"The trouble is that the statistics, measurements, and field studies of empirical sociology and political science are not rational enough. They become mystifying to the extent to which they are isolated from the truly concrete context which makes the facts and determines their functions. This context is larger and older than that of the plants and shops investigated, of the towns and cities studied, of the areas and groups whose public opinion is polled or whose chance of survival is calculated...This real context in which the particular subjects obtain their real significance is definable only within a theory of society." (p.190)

In my criticalmathematics literacy curriculum, the numeracy is learned through mathematical descriptions that, in the U.S. context, present an alternative perspective from the popular media, school texts and "taken-for-granted" assumptions about how our society is structured. Following are some specific examples of how numerical data can explode the myths about the institutional structures of our society:

* A common myth in the United States is that "undeserving" poor people are "robbing" the U.S. tax payers through welfare money. First of all, statistical studies reveal that 70 percent of those on welfare are children; "a majority remain on welfare for less than four years, and a high percentage work part-time." (Scheer, 1994, p.365) "Only one in five of the females reared in families `heavily' dependent on AFDC [Aid for Dependent Children] had become dependent themselves by the time they had reached their mid-twenties." (Scientific American, 1988) On the other hand, taxpayers' aid for "dependent" corporations amounted to $104,3 billion in 1994, contrasted with $75.1 billion spent on all programs for poor people. (Harvey, 1994, p.10) Further, every poor family in the U.S. in 1990 could have been lifted to the poverty line for $28 billion, while in that same year the top 1% of U.S. taxpayers received tax breaks of $39 billion. (Jackson, 1991)

* The chart opposite (The Nation, 2/18/91) powerfully demolishes myths that have grown about the U.S. conduct of its war against Vietnam.

Numerical data is also a part of exposing the false myths about hunger in Africa:

» Myth: Drought is the main cause of famine in Africa. Imperialist seizing of the best land for export agriculture degraded the environment and impoverished the peasants, giving plantations and other commercial interests a large labor force that could be paid low wages, ensuring high profits. Only the chronically impoverished die from drought.

»Myth: African hunger is caused by overpopulation. Only about 1/4 of Africa's potentially arable land is now under cultivation. 2/3 of the remaining arable land in the world is in sub-Saharan Africa. A U.N. Food and Agriculture study found that even with current low levels of farm technology Africa could support a population 2.7 times greater than its population in 1975. Although Africa has highest continental population growth rate, data from all over the world proves that the surest way to lower birth rates is by raising living standards. The key problem is not too many people, it is too much inequality.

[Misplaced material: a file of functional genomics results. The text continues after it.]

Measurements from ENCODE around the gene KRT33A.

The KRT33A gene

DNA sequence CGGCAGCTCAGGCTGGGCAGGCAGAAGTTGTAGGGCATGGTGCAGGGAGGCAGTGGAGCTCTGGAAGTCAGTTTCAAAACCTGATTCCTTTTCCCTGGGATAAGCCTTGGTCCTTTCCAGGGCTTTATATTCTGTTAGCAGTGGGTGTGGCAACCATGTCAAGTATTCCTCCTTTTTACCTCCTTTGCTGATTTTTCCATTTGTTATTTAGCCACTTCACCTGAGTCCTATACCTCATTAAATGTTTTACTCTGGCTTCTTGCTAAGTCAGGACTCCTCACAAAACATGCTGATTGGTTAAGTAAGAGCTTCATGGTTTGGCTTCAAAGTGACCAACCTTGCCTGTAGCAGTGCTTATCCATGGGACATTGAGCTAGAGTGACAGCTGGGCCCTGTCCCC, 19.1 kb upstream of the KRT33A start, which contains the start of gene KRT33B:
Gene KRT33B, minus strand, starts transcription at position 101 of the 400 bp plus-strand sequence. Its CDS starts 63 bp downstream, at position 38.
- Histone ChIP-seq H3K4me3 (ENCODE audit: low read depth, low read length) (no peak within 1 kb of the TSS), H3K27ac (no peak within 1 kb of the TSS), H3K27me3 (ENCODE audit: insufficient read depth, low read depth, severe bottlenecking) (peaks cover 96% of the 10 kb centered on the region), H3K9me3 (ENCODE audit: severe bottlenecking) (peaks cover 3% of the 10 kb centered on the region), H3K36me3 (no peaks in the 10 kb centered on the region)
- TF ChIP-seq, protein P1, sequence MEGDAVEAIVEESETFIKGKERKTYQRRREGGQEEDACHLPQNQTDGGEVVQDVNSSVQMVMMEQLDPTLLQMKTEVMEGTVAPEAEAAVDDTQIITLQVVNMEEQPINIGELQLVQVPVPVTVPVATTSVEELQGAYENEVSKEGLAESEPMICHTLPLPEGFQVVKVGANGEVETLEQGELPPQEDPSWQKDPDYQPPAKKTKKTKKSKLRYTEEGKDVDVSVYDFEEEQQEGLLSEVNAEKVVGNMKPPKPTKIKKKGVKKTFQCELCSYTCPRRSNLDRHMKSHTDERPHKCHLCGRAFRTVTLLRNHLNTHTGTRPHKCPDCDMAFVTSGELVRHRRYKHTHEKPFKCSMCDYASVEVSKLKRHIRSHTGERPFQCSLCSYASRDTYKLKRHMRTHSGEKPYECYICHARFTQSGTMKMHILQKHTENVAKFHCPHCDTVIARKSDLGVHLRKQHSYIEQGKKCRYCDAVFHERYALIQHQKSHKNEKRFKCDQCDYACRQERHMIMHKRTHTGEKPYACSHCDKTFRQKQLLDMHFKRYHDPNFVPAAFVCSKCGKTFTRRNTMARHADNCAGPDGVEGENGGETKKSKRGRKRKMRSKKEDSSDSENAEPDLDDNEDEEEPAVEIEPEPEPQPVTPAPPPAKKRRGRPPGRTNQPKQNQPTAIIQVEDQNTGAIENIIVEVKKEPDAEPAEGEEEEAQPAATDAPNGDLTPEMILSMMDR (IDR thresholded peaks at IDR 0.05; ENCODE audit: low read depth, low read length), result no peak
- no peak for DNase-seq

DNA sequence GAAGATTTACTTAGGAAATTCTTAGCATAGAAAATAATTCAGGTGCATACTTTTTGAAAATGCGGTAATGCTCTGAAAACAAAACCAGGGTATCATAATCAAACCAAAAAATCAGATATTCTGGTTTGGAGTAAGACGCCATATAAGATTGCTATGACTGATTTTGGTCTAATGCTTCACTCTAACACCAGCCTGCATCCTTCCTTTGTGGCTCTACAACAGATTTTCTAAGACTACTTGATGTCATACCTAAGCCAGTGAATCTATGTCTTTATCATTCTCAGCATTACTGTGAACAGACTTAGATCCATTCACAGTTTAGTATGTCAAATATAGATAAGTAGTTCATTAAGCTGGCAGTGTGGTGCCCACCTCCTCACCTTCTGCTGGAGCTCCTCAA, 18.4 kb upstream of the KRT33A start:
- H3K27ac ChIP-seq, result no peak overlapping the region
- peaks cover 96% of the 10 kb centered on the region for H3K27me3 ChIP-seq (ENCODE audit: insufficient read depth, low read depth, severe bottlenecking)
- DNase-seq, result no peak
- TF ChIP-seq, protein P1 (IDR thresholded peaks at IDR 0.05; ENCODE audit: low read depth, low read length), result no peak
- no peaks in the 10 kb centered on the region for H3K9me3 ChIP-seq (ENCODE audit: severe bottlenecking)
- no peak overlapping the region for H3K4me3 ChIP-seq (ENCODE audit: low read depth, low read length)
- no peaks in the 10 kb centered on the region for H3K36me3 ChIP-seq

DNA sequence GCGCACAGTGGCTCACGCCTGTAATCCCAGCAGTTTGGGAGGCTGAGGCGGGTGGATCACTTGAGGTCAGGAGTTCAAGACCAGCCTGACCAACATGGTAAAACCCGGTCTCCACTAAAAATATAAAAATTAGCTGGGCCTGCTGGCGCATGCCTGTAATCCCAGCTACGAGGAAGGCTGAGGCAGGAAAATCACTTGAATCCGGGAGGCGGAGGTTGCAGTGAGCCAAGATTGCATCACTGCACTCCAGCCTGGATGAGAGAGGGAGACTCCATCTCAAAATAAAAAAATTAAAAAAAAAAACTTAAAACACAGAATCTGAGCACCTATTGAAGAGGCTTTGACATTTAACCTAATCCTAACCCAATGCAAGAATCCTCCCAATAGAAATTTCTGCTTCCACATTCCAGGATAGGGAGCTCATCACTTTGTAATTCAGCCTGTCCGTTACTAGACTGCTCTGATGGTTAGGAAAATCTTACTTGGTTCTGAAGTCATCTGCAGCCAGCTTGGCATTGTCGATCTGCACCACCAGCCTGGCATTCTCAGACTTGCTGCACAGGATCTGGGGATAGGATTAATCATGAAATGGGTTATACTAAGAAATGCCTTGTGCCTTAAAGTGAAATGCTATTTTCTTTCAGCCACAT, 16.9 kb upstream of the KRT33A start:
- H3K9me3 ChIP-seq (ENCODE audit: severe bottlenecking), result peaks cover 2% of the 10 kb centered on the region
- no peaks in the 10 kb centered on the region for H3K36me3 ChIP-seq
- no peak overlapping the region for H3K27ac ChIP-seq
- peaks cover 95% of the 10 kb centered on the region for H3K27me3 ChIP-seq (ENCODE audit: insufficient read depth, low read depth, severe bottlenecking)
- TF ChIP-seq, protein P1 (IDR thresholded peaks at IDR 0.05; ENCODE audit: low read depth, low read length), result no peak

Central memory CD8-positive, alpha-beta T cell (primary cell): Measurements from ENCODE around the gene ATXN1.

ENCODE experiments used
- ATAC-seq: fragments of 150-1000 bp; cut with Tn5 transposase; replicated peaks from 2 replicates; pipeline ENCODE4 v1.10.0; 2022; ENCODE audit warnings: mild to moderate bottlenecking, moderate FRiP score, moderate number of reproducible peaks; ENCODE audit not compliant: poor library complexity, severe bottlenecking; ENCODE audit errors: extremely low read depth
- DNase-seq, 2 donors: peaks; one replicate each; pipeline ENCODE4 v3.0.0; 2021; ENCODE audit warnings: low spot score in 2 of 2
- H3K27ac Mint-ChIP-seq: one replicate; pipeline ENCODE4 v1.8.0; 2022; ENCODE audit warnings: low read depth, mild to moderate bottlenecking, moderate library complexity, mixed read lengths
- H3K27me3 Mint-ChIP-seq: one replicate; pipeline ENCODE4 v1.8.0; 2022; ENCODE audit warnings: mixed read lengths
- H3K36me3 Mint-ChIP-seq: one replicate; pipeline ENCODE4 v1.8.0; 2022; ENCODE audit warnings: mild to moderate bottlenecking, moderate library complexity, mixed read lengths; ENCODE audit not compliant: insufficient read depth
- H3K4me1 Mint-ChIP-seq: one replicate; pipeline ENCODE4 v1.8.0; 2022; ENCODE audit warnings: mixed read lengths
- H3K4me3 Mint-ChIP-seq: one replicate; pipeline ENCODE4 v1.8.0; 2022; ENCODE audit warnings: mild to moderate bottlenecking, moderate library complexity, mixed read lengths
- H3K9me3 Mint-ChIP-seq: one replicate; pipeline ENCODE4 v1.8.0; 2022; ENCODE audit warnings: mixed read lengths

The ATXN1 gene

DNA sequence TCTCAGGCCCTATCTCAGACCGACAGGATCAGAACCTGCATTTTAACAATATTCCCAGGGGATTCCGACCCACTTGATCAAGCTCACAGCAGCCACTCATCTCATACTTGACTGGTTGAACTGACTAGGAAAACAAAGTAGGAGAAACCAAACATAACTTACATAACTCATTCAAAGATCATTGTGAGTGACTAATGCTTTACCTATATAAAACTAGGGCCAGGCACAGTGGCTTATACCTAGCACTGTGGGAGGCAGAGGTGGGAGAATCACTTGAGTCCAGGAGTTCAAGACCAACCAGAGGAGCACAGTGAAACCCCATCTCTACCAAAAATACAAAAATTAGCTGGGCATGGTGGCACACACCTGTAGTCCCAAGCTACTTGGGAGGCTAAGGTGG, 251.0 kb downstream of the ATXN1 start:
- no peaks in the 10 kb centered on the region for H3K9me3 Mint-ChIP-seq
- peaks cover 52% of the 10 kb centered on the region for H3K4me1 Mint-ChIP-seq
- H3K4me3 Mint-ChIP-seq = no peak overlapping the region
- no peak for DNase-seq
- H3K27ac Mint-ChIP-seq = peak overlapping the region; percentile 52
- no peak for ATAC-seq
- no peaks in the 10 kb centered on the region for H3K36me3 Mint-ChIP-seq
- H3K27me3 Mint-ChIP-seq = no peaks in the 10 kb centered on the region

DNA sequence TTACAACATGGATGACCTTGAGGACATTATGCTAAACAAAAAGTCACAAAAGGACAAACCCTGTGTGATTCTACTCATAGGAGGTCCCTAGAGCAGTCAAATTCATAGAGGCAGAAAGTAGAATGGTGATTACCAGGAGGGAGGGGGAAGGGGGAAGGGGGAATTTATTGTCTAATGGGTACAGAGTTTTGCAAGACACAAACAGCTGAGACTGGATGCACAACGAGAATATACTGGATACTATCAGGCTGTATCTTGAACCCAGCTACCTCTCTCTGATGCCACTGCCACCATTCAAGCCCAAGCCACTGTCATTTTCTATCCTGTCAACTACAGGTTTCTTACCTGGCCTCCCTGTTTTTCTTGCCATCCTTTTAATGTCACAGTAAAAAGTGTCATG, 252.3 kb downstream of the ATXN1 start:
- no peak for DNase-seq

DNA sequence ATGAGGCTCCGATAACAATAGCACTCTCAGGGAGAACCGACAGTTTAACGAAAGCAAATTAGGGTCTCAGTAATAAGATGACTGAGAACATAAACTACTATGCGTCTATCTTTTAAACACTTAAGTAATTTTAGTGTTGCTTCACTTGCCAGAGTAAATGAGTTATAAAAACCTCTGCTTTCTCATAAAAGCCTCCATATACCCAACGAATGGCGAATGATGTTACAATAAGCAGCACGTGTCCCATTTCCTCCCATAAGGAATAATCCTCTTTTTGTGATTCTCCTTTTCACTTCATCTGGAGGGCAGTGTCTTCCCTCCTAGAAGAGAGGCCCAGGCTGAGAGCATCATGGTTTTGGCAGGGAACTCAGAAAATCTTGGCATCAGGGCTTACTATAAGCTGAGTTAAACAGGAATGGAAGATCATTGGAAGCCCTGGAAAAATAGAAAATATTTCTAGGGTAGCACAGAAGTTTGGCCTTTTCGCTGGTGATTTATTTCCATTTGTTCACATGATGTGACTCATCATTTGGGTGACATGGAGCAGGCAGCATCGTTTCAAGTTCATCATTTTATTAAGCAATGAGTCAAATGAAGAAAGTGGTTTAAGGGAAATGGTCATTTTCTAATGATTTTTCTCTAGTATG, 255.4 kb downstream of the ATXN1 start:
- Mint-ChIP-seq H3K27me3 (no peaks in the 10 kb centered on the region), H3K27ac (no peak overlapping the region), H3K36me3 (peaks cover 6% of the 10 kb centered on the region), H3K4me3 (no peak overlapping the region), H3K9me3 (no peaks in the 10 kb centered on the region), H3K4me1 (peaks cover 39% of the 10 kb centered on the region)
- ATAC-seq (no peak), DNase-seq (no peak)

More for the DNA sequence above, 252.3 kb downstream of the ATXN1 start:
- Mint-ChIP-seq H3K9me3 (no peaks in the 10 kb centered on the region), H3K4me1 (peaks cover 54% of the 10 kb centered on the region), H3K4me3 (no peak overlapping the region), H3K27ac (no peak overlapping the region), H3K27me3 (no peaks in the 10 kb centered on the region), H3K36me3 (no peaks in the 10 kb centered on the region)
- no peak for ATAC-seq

» Myth: African governments bear the main responsibility for declining food production. The "anti-farmer coalition", made up of African elites, multinational corporations, western governments and international agencies, has implemented policies undermining food crops. For example, most agricultural assistance is directed to cash crops, mainly benefitting large commercial interests--between 1975 and 1980 the countries along the Sahara's southern border got $7.45 billion from international aid agencies such as the World Bank. But, even though nearly all the region's food

Click HERE for Marilyn's chart from the nation

production comes from rainfed agriculture, only 8% of the aid went to rainfed crops. The bulk of the aid further expanded export production.

» Myth: The "free market" holds the solution to Africa's food problems. Africa's worst enemy is the world market, and the world financial system is a greater cause of hunger in Africa than is the drought. Most African countries are dependent on exporting minerals and agricultural products. World market prices for these raw materials tend to stagnate or decline over time. But the prices of manufactured imports tend to ratchet upward. By 1982 a full year's worth of African exports could pay for only 27 days worth of the continent's imports. So African governments are in great debt and the IMF forces austerity like eliminating food subsidies as a condition for new loans.

» Myth: U.S. foreign aid is helping Africa's hungry. Food aid can undermine local food production by flooding local markets and depressing food prices. Nearly all U.S. foreign aid is directed at repressive elites (in countries, for example, with naval bases or CIA listening posts--of U.S. aid to sub-Saharan Africa, nearly half goes to 4 out of the 48 countries, even though these countries contain only 12% of this region's population, because they are of military importance to the U.S. government) who have enriched the few while impoverishing the many. They use U.S. aid money to strengthen their hold on power (by, for example, purchasing food with U.S. aid and then selling it on the open market, not benefitting the poor at all). Given the undemocratic nature of these regimes, U.S. aid is more likely to perpetuate poverty than eliminate it.